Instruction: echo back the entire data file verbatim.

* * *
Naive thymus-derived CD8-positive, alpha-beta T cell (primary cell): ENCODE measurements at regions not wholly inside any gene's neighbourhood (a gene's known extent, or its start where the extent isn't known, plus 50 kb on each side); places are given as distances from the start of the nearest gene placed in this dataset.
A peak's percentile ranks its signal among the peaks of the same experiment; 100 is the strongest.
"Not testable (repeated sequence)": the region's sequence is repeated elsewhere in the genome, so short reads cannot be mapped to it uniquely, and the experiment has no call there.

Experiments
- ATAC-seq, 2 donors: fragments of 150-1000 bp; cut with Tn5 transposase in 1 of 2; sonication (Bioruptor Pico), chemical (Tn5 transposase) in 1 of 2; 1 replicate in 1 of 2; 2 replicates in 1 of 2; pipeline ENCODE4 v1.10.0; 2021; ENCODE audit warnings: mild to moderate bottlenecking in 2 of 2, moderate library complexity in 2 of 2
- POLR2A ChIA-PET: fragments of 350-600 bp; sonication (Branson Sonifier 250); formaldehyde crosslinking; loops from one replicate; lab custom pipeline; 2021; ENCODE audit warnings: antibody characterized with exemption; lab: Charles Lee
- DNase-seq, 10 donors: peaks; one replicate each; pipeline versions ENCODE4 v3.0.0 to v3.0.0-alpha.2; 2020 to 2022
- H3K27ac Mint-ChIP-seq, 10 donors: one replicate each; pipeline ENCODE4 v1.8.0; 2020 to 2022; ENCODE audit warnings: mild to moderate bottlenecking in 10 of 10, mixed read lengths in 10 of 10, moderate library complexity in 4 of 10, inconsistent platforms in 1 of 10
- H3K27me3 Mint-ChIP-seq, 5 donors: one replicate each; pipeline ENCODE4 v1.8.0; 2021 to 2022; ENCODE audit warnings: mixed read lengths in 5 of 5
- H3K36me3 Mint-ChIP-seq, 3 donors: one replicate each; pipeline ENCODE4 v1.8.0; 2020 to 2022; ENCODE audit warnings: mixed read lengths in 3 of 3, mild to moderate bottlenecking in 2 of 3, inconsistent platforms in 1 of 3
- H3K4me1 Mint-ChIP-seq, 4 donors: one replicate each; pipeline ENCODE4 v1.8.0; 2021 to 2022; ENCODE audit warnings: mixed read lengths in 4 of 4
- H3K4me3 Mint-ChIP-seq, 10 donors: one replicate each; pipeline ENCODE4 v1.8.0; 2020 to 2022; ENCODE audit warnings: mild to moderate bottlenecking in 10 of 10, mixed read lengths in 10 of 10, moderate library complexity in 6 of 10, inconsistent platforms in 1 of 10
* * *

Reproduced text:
Naive thymus-derived CD8-positive, alpha-beta T cell (primary cell): ENCODE measurements at regions not wholly inside any gene's neighbourhood (a gene's known extent, or its start where the extent isn't known, plus 50 kb on each side); places are given as distances from the start of the nearest gene placed in this dataset.
A peak's percentile ranks its signal among the peaks of the same experiment; 100 is the strongest.
"Not testable (repeated sequence)": the region's sequence is repeated elsewhere in the genome, so short reads cannot be mapped to it uniquely, and the experiment has no call there.

Experiments
- ATAC-seq, 2 donors: fragments of 150-1000 bp; cut with Tn5 transposase in 1 of 2; sonication (Bioruptor Pico), chemical (Tn5 transposase) in 1 of 2; 1 replicate in 1 of 2; 2 replicates in 1 of 2; pipeline ENCODE4 v1.10.0; 2021; ENCODE audit warnings: mild to moderate bottlenecking in 2 of 2, moderate library complexity in 2 of 2
- POLR2A ChIA-PET: fragments of 350-600 bp; sonication (Branson Sonifier 250); formaldehyde crosslinking; loops from one replicate; lab custom pipeline; 2021; ENCODE audit warnings: antibody characterized with exemption; lab: Charles Lee
- DNase-seq, 10 donors: peaks; one replicate each; pipeline versions ENCODE4 v3.0.0 to v3.0.0-alpha.2; 2020 to 2022
- H3K27ac Mint-ChIP-seq, 10 donors: one replicate each; pipeline ENCODE4 v1.8.0; 2020 to 2022; ENCODE audit warnings: mild to moderate bottlenecking in 10 of 10, mixed read lengths in 10 of 10, moderate library complexity in 4 of 10, inconsistent platforms in 1 of 10
- H3K27me3 Mint-ChIP-seq, 5 donors: one replicate each; pipeline ENCODE4 v1.8.0; 2021 to 2022; ENCODE audit warnings: mixed read lengths in 5 of 5
- H3K36me3 Mint-ChIP-seq, 3 donors: one replicate each; pipeline ENCODE4 v1.8.0; 2020 to 2022; ENCODE audit warnings: mixed read lengths in 3 of 3, mild to moderate bottlenecking in 2 of 3, inconsistent platforms in 1 of 3
- H3K4me1 Mint-ChIP-seq, 4 donors: one replicate each; pipeline ENCODE4 v1.8.0; 2021 to 2022; ENCODE audit warnings: mixed read lengths in 4 of 4
- H3K4me3 Mint-ChIP-seq, 10 donors: one replicate each; pipeline ENCODE4 v1.8.0; 2020 to 2022; ENCODE audit warnings: mild to moderate bottlenecking in 10 of 10, mixed read lengths in 10 of 10, moderate library complexity in 6 of 10, inconsistent platforms in 1 of 10